God’s various gifts are handed out everywhere; but they all originate in God’s Spirit. God’s various ministries are carried out everywhere; but they all originate in God’s Spirit. God’s various expressions of power are in action everywhere; but God himself is behind it all. Each person is given something to do that shows who God is: Everyone gets in on it, everyone benefits. All kinds of things are handed out by the Spirit, and to all kinds of people! The variety is wonderful:

  • wise counsel
  • clear understanding
  • simple trust
  • healing the sick
  • miraculous acts
  • proclamation
  • distinguishing between spirits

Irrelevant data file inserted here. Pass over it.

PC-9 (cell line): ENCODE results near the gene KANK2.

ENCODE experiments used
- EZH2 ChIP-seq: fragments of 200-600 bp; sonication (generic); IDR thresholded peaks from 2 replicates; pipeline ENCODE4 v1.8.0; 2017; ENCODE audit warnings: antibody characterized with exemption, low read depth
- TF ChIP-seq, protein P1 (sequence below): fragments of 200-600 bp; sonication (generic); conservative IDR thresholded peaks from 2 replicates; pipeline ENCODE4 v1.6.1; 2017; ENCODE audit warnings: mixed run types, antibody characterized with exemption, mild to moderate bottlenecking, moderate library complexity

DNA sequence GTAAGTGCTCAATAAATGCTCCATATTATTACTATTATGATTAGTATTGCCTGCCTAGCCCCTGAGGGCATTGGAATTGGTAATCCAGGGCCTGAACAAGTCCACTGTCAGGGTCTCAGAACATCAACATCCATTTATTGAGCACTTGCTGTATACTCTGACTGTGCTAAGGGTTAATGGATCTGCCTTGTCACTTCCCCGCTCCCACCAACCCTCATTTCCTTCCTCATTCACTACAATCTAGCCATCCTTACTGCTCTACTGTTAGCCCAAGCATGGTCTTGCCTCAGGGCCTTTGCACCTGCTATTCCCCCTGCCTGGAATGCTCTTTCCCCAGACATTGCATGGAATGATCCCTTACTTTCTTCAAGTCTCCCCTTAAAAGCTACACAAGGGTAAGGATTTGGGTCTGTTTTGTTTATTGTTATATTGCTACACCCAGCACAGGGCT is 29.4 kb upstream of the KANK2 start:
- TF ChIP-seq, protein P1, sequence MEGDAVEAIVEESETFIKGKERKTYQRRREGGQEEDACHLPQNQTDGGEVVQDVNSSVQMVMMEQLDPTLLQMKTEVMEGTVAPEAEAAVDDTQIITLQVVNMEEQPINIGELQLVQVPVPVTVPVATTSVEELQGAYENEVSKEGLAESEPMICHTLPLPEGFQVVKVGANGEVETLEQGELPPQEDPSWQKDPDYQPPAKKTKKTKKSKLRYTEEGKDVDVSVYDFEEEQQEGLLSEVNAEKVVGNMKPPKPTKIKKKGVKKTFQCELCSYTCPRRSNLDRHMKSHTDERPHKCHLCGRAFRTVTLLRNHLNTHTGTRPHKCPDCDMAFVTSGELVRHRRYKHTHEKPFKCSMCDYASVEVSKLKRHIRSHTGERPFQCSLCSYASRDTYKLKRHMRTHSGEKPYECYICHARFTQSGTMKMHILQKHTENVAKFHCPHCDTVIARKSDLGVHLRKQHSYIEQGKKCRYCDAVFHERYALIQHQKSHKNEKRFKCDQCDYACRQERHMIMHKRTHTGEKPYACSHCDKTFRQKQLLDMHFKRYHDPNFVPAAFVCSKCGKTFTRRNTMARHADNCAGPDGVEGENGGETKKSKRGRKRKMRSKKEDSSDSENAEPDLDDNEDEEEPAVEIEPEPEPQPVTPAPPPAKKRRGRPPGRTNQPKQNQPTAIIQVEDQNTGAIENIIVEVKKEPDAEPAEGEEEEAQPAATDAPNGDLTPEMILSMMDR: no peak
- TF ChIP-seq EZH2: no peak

• tongues
  • interpretation of tongues.


 All these gifts have a common origin, but are handed out one by one by the one Spirit of God. God decides who gets what, and when.

 You can easily enough see how this kind of thing works by looking no further than your own body. Your body has many parts—limbs, organs, cells—but no matter how many parts you can name, you’re still one body. It’s exactly the same with Christ. By means of his one Spirit, we all said good-bye to our partial and piecemeal lives. We each used to independently call our own shots, but then we entered into a large and integrated life in which God has the final say in everything. (This is what we proclaimed in word and action when we were baptized.) Each of us is now a part of Christ’s resurrection body, refreshed and sustained at one fountain—God’s Spirit—where we all come to drink. The old labels we once used to identify ourselves—labels like Jew or Greek, slave or free—are no longer useful. We need something larger, more comprehensive.